It is a staggering and sad fact that 2 – 3 reported pets are lost each week in the US to chip and other snack bag suffocation. Both dogs and cats, small and large, are equally at risk, even if they are not known to get into the garbage. It can take as little as 3 – 5 minutes for a pet to die from suffocation with these types of bags. You do not need to be away from home for this to happen as 39% of people were home when it happened.
The bags to be aware of are any soft, collapsible, crinkly plastic or mylar-type bags that contain (or have contained) salty, sugary or fatty snacks and foods. These include snack bags, cereal bags, pet food and treat bags, and resealable bags such as Ziploc. But, bags are not the only food container that poses a threat, Pringles tubes and hard plastic containers with narrow openings have also suffocated pets.
To minimize the number of food bags in your house, it is recommended to keep your snacks, cereals, and other food items in resealable food storage containers. When getting yourself a snack, leave the bag somewhere safe and dispense your snacks into a bowl. Before throwing away snack bags, cut them across the bottom and side to ensure they are harmless. Be mindful of large gatherings and parties where an unusual amount of bags may be used. Whenever your pet is left alone or unsupervised, do not allow them access to the kitchen. Finally, train your pets with dog treats and not human snacks so there is less of a motivation to go after a snack bag.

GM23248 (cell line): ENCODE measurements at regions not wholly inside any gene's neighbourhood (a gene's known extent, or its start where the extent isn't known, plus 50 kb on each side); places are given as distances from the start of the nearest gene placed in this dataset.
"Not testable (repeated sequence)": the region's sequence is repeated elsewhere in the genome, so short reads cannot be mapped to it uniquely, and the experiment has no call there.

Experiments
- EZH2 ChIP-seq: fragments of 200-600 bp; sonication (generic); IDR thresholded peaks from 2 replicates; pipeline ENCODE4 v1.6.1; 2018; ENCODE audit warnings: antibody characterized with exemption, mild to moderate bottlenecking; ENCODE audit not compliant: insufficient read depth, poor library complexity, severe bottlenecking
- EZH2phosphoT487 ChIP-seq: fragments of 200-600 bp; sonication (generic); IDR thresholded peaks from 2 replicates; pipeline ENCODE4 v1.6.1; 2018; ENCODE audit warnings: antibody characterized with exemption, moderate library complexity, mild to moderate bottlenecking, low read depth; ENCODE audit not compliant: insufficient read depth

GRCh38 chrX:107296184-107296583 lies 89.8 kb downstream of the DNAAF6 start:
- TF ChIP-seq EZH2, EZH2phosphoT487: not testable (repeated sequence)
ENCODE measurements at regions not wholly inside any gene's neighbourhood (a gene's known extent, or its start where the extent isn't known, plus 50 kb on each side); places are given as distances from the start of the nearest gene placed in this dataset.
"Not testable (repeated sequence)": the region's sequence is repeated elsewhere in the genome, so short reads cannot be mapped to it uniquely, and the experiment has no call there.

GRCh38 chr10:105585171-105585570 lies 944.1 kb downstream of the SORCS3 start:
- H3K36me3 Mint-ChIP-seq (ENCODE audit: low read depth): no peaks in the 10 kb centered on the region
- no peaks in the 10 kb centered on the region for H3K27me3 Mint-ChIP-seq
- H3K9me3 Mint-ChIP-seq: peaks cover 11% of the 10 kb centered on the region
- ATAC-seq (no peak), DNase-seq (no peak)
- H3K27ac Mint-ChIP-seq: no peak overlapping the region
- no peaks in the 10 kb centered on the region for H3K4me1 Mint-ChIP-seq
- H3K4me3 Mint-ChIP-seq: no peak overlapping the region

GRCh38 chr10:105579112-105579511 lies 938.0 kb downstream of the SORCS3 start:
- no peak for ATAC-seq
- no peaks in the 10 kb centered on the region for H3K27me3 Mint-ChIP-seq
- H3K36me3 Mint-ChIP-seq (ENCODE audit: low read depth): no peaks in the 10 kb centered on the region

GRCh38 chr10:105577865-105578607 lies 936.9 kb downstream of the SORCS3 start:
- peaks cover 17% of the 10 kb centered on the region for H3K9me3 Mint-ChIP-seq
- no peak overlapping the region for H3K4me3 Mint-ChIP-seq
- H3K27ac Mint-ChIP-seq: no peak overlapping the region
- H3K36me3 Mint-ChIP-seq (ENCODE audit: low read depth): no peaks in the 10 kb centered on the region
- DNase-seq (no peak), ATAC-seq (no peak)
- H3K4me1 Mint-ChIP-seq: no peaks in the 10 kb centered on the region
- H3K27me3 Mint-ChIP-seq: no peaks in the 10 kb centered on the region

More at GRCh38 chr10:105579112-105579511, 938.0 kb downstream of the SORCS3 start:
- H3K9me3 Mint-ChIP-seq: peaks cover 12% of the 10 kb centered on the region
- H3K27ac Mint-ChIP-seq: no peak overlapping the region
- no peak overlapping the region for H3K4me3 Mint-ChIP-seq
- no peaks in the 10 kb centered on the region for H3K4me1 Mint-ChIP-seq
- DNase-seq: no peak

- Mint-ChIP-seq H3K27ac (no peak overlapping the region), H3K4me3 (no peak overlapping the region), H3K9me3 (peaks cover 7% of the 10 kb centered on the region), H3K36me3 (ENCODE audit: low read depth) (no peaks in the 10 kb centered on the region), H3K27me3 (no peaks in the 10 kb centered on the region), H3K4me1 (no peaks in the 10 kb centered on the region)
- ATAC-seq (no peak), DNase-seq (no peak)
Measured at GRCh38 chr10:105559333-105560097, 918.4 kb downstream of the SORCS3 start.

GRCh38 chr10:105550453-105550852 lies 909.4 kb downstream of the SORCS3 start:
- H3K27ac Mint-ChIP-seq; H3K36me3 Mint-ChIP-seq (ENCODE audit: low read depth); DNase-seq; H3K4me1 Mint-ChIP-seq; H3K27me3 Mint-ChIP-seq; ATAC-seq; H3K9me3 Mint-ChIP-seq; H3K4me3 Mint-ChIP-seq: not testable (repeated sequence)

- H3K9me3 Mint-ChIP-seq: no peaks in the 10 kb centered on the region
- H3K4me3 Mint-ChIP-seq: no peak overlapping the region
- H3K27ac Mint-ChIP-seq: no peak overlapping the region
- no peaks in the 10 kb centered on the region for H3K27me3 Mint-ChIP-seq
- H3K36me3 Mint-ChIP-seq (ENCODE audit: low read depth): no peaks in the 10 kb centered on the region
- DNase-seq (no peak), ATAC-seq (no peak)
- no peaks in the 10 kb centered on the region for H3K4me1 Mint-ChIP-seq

Should you discover your pet suffocating with a bag over his or her head, remain calm and immediately remove the bag from the head. If your pet’s breathing does not appear normal or is absent, perform pet CPR if trained or rush to the nearest animal hospital as time is of the essence.
This article was written in memory of my friend’s dog Cesar (pictured on left), who tragically lost his life from snack bag suffocation on August 30th, 2018.